The following leaders will be inducted into the Association of Churchill Fellows during the 2018 Churchill Fellows Weekend at the National Churchill Museum on the campus of Westminster College.
Ron Dermer is an American-born Israeli diplomat, who has served as the Israeli Ambassador to the United States since October 2013. He was born and raised in Miami Beach, Florida, but moved to Israel in 1996.
He previously served as Israel’s economic envoy to the United States from 2005 to 2008, a position requiring him to give up his American citizenship. He is among the most influential advisors to Israeli Prime Minister Benjamin Netanyahu.
Dermer is the younger son of Yaffa Rosenthal, who was born in Mandatory Palestine and moved to Florida with her parents shortly after Israel won its independence, and Jay Dermer, a trial lawyer from New York City, who became mayor of Miami Beach in the late 1960s.
Dermer went to a Jewish day school, and in 1984, two weeks before his bar mitzvah, his father died of a heart attack. His brother, David Dermer, a Democrat like his father, also served as mayor of Miami Beach.
Dermer earned his Bachelor of Science degree in Finance and Management from the Wharton School of Business at the University of Pennsylvania, and a degree in Philosophy, Politics, and Economics (PPE) from Oxford University.
In 1995, while still at Oxford, he helped manage Natan Sharansky’s Yisrael b’Aliyah 1996 Knesset election campaign. The following year, Dermer moved to Israel, and in 1997, he began the process of becoming an Israeli citizen.
For nearly three years (2001-2004) Dermer wrote a column “The Numbers Game” for The Jerusalem Post. And, in 2004, he co-authored with Sharansky the best-selling book, The Case for Democracy: The Power of Freedom to Overcome Tyranny and Terror, which has been translated into 10 languages.
In 2005, while Netanyahu served as Finance Minister under Ariel Sharon, Dermer was appointed an economic envoy at the Israeli embassy in Washington D.C., a post for which he had to give up his American citizenship.
In 2008, after his return to Israel, he served as an adviser to Netanyahu, who became Israel’s prime minister in April 2009. Today, Dermer is considered Netanyahu’s closest adviser and strategic consultant.
Dermer met his wife Rhoda Pagano, a Yale Law School graduate, in Jerusalem when she was clerking for Aharon Barak, then Chief Justice of the Israeli Supreme Court. The couple have five children and live in Jerusalem.
Sam Fox is a national business leader, philanthropist, a civic leader, former United States Ambassador to Belgium, and supporter of the National Churchill Museum and its educational mission.
Born in Desloge, Missouri, just south of St. Louis, to Ukrainian Jewish immigrant parents, Fox worked hard as a teenager in Illinois canning peas and corn and selling Fuller brushes to earn enough money to attend college. He enrolled in 1947 at Washington University in St. Louis, where he graduated with honors, earning a Bachelor of Science and Business Administration degree in 1951.
After graduation, Fox joined his brother’s Madison, Illinois, manufacturing company, Fox Industries, which made powder for the chemical industry, operated a 50-acre industrial park and warehousing operation. During the Korean War (1950-53), Fox also served in the U.S. Naval Reserve.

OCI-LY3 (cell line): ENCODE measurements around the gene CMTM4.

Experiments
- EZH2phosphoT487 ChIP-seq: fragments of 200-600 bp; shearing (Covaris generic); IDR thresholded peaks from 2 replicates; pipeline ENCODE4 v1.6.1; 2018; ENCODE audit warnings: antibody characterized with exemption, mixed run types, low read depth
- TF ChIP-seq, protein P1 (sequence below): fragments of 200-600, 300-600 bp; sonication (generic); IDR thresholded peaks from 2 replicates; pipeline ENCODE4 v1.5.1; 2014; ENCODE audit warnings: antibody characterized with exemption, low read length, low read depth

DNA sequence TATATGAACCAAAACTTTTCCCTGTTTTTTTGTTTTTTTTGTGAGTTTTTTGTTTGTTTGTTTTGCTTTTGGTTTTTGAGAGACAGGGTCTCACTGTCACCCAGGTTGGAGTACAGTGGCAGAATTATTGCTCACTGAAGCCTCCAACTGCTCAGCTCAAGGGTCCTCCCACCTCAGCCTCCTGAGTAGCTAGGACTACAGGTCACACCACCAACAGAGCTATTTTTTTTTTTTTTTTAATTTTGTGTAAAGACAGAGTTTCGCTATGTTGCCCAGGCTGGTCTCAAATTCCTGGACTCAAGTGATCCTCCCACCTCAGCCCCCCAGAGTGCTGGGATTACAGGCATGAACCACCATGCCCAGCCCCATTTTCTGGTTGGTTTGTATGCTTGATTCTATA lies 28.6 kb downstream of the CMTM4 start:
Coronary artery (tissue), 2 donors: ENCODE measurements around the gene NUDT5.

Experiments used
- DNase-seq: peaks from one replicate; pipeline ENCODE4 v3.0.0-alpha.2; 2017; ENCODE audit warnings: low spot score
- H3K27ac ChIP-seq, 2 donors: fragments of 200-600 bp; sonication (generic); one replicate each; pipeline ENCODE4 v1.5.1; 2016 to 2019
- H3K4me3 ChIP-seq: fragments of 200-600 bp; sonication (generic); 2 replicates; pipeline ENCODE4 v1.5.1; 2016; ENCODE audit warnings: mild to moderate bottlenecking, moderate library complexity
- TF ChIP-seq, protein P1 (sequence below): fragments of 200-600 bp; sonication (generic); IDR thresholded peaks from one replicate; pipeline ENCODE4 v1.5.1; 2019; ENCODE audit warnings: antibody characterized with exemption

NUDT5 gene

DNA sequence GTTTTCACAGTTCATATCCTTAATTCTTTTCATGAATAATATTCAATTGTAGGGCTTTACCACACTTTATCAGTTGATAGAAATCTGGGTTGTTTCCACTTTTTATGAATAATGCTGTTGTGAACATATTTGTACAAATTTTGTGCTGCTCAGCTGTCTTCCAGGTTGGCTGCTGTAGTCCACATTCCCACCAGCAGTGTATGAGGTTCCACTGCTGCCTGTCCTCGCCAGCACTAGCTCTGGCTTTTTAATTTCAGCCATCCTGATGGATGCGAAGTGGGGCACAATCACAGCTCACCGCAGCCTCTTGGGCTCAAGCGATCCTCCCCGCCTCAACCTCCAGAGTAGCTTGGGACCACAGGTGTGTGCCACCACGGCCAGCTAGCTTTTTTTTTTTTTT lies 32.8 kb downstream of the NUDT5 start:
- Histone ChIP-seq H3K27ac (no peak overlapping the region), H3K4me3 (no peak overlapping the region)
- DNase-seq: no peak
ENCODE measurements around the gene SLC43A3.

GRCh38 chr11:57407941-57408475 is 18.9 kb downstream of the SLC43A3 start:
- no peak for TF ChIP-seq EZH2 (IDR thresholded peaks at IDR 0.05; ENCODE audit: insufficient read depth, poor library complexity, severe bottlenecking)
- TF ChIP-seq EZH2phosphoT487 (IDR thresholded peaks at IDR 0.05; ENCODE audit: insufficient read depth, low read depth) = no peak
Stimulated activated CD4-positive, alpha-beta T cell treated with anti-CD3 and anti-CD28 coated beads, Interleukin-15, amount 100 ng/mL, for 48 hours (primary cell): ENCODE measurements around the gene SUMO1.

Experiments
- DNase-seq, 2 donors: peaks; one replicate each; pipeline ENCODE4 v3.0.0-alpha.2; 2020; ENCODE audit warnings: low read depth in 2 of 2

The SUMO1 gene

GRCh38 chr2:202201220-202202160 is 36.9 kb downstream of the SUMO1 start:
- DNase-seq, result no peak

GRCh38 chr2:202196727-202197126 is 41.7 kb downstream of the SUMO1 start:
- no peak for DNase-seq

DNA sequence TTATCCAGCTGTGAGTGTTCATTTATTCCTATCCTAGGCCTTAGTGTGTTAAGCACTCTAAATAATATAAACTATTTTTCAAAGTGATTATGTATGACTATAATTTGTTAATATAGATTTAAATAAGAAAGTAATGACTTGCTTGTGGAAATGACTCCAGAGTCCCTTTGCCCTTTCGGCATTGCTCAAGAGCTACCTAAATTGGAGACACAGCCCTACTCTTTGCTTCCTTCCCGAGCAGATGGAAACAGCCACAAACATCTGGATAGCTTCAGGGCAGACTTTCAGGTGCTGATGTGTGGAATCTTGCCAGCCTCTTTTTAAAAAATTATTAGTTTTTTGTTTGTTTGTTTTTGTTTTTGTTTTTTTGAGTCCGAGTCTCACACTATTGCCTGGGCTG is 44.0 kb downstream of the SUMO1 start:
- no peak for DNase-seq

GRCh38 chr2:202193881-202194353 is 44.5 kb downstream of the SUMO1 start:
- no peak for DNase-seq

In 1975 he started his own company, Clayton-based Harbour Group, a highly successful operating company that builds and acquires businesses, many in the manufacturing sector.
Fox served as chairman and CEO of Harbour Group until 2007, when he was appointed by President George W. Bush to serve as the U.S. Ambassador to Belgium. He held that position until January 2009. In 2012, Fox became only the third American to receive The Grand Cross of the Order of the Crown, Belgium’s highest award for public service, presented to him at the behest of King Albert II.
Since its inception, the Harbour Group has acquired and developed more than 199 companies in 42 industries with one focus in mind: to build great businesses.
In addition to those accomplishments, Fox has long been a civic leader, serving on the boards of many St. Louis institutions and cultural groups, including Civic Progress, The Muny in Forest Park, the Saint Louis Symphony, Opera Theatre of St. Louis, the St. Louis Science Center, and the St. Louis Zoo. He is also a former chairman of the United Way of Greater St. Louis Charitable Campaign, former chairman and president of the Greater St. Louis Area Council, Boy Scouts of America, and former president of the Board of Commissioners of the St. Louis Art Museum.
He and his wife also have been among St. Louis’s leading philanthropists, actively supporting the St. Louis Variety Club, Washington University, where he established the Sam Fox School of Design & Visual Arts, and the Sam and Marilyn Fox Scholarship through the Olin School of Business. He also serves as Director Emeritus at Barnes-Jewish Hospital, where the Fox family funds pancreatic cancer research.
Outside of St. Louis, Fox has served on the boards of the Horatio Alger Association of Distinguished Americans, based in Alexandria, Virginia, and The Washington Center, the largest independent, nonprofit academic internship program in the United States.
Fox has long been active nationally on behalf of the Republican Party and has served as National Chairman of the Republican Jewish Coalition from 2001 to 2006.
Fox has also received numerous other honors and awards, including the Woodrow Wilson Award for Corporate Citizenship, the Marco Polo Award from the People’s Republic of China, the Thomas Jefferson Award from the Missouri Historical Society, and the Sword of Ignatius Loyola Award from Saint Louis University.
Neal F. Perryman is a Westminster College alumnus (B.A./Political Science, 1988), and a member of the Lewis-Rice law firm in St. Louis, where he focuses his practice on labor and employment law, but regularly practices in the areas of ERISA litigation, appellate practice, complex commercial litigation, education law, and municipal law.
Perryman defends employers and management in personnel-related disputes before state and federal courts and administrative agencies.
He also provides counsel to clients on compliance with federal and state employment issues and other labor-related matters, including union contract negotiations. Additionally, Perryman represents clients in other types of complex civil litigation matters and has successfully tried cases in several jurisdictions.
In 2008, as lead trial counsel, he gained one of the first defense jury verdicts in Missouri under the new lower causation standard for Missouri Human Rights Act cases. He also has successfully represented employers and ERISA plans in class-action suits, including a recent summary judgment for an employer-sponsored plan in a cash-balance ERISA class action case.